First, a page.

Home Uncategorized This Hornets Nest stirs up a top-rate collector car weekend

This Hornets Nest stirs up a top-rate collector car weekend


In 1967, 12 members of the newly formed Hornets Nest Region of the Antique Automobile Club of America decided one of the first things they should do is to sell some vintage car parts. A flea market was organized after they found a suitable and available parking lot and the club was in business.

As the club grew in membership, it realized its annual flea market venture was fast outgrowing each of the locations they filled. Something had to be done.

Fortunately, the Charlotte/Concord, North Carolina club was located near the Dennis Carpenter Ford Restoration Parts company (in Concord). The business began  in 1970 when Carpenter started reproducing plastic injection-molded dash and interior knobs for vintage Fords in his basement.

Carpenter knew H.A. ”Humpy” Wheeler, then the new general manager of the Charlotte Motor Speedway, and presented the idea that maybe a vintage car flea market might work on the speedway property. Thus, in 1975, the Charlotte AutoFair was born.

A year earlier, Mel Carson joined the Hornets Nest Region and, of course, got involved with helping organize a newly expanded flea market at the race track, joining 30 club members who laid out 200 vending spaces for parts sellers.

Not many car owners get the opportunity to park on the front straightway of a super speedway, but this ’65 Ford and ’57 Chevy had a premier spot for the 900 car show that included both the track and infield

Mel Carson (right) is one very busy guy. In addition to serving as executive director of the Hornets Nest Region, he’s the 2019 national president of the AACA.

This year marked 44 years since that first AutoFair and Carson could not imagine the event would ever become as large and expansive as it is today. Dubbed the largest automotive collector event in the Southeast, the show, flea market, car corral and AACA regional meet rivals the granddaddy of collector car events, the Eastern Fall Meet held each year in Hershey, Pennsylvania.

Much has changed since those early events were organized. The Hornets Nest Region continues to host the event, and Carson is executive director of the club, overseeing a full-time staff of four who tend to the needs of more than 500 members.

“We aren’t the largest region in the country,” said Carson, “but we have easily the most active, and much has changed since those early days of event planning and setup.”

The club uses over 300 volunteers to stage the AutoFair each spring, laying out more than 9,000 vending spaces and working out the logistics of having a car show, car corral and AACA regional meet in one place and within four days.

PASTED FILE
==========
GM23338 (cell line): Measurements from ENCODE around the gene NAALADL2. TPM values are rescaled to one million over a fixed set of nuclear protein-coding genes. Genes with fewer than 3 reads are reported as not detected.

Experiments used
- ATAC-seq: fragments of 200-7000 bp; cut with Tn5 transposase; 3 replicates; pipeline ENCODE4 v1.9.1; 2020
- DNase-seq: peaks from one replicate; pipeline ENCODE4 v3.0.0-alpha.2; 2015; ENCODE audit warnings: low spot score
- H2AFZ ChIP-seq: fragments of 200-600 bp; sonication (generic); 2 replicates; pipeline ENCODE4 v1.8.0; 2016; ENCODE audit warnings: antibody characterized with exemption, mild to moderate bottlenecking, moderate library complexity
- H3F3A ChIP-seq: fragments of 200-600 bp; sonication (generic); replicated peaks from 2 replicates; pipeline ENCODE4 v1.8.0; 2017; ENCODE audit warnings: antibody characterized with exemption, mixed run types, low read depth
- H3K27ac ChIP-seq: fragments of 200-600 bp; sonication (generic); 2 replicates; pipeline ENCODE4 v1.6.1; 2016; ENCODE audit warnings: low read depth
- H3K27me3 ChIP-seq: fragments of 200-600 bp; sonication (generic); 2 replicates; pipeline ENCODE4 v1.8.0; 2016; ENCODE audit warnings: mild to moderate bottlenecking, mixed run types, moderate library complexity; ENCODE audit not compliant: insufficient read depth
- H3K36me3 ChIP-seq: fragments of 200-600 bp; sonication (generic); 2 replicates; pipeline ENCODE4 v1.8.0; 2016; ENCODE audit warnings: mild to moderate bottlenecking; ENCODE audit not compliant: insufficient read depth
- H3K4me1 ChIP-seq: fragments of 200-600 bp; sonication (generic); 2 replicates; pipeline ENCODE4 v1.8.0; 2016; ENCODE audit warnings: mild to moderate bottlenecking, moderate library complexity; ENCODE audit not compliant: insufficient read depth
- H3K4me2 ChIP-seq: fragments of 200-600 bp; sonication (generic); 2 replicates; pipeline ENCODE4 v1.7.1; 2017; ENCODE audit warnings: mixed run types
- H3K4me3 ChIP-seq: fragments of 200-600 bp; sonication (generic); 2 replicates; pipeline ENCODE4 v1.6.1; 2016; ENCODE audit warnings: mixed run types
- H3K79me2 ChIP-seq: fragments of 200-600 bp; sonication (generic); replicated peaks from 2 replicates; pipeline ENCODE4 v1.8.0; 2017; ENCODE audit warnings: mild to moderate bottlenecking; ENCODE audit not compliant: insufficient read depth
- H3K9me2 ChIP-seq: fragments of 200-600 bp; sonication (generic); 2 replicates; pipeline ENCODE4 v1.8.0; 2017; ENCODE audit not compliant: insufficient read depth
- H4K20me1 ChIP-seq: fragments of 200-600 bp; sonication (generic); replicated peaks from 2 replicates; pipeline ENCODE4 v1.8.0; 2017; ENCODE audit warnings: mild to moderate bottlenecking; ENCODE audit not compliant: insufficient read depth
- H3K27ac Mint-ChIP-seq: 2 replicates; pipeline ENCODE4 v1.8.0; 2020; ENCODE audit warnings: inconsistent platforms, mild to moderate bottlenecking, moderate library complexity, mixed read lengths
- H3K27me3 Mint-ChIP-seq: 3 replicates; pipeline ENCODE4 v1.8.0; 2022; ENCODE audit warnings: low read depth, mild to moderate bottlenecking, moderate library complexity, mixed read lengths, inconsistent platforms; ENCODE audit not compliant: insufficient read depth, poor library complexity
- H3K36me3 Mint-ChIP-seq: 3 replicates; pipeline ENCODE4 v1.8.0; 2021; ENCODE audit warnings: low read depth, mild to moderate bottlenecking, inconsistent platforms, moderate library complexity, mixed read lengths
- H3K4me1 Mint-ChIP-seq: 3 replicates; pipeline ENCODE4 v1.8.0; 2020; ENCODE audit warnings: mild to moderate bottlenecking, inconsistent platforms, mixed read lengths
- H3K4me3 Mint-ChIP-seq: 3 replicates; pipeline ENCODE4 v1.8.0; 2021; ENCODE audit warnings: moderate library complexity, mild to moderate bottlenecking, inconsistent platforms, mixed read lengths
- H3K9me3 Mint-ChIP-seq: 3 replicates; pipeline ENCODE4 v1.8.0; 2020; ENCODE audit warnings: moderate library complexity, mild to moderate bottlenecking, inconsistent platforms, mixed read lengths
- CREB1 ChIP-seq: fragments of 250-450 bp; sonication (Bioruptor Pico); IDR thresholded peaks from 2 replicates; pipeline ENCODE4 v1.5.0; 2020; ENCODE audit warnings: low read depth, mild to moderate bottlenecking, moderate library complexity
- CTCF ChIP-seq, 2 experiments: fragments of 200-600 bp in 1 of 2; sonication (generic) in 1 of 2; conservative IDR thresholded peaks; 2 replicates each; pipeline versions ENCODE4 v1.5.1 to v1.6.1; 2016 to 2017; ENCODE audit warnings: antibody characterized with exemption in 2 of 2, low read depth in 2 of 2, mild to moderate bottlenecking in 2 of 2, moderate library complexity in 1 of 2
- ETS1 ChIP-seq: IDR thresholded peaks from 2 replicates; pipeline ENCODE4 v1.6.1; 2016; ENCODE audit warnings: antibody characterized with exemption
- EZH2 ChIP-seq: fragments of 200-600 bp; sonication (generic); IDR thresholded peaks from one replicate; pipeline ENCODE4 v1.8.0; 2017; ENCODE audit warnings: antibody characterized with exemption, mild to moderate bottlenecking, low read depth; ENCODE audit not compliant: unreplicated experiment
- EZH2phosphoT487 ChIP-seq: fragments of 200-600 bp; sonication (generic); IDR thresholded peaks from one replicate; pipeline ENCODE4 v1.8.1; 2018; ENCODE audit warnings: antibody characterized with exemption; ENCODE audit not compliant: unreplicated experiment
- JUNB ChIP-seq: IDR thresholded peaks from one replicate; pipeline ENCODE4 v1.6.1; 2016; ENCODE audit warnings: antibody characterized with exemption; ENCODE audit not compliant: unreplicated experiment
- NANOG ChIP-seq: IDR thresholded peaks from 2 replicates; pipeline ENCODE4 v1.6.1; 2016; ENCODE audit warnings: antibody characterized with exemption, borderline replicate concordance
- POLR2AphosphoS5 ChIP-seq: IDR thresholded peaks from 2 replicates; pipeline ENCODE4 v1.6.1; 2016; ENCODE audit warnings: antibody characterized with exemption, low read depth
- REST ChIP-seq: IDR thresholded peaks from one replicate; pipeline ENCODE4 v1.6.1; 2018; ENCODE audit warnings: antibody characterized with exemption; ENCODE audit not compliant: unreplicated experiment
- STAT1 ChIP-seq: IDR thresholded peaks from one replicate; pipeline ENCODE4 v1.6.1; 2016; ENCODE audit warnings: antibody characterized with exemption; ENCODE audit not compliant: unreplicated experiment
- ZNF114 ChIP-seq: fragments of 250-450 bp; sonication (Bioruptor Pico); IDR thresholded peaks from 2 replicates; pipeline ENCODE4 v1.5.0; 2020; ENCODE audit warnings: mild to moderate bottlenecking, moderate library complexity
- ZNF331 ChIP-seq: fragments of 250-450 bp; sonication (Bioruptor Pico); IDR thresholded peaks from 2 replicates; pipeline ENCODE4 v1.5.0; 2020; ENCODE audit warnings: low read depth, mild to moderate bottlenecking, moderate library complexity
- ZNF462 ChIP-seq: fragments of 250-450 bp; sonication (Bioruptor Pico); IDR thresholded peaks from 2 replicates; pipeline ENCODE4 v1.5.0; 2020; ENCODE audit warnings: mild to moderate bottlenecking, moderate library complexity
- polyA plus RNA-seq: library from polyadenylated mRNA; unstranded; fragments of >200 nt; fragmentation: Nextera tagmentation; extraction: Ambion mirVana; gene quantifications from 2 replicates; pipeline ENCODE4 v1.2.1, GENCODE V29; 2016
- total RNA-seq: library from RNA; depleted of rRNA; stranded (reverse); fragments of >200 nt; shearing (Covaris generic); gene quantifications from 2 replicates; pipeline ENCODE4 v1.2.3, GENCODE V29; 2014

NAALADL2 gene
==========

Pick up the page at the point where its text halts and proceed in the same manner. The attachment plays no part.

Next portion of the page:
In North Carolina, vintage car part selling events are called flea markets rather than swap meets, which is used in other parts of the country. With about 9,000 vendor spaces, similar to this one, that’s a lot of parts!

Some parts vendors are specialists. This vendor had hundreds of carburetors, carb plates, carb bodies and every tiny piece that might be needed to rebuild a carburetor. Sorry, no fuel injection here

“We used to use yellow chalk lines to place the vendor spaces,” Carson said during a brief break from the busy routine of checking and rechecking all the needs for an event this large. “Now we bring in a team of surveyors and use a computer to place stakes and assign everyone a spot in four separate fields.”

“We have a talented group of volunteers and we hire a bunch of off-duty police officers to help keep things under control during the event.”

Carson, who became executive director in 1990, said the biggest challenge each year is getting vendors to sign up on time.

He said adapting to the changes at the speedway also presents some challenges. 

“The speedway is a business, of course, and they have made many changes over the years, adding things like the infield road course and various buildings meant to serve their audience and race teams.”

The AutoFair didn’t host the AACA regional meet until 2008, but that also places some issues into the mix as the requirements for this important event must be incorporated into schedules and space in the complex.

The 2,000-acre Charlotte Motor Speedway encompasses the 1 ½-mile NASCAR track, the country’s only all-concrete four-lane drag strip (ZMAX Dragway), a ¼-mile clay oval track that hosts events like the World of Outlaws races, and the infield NASCAR 2 – mile road course.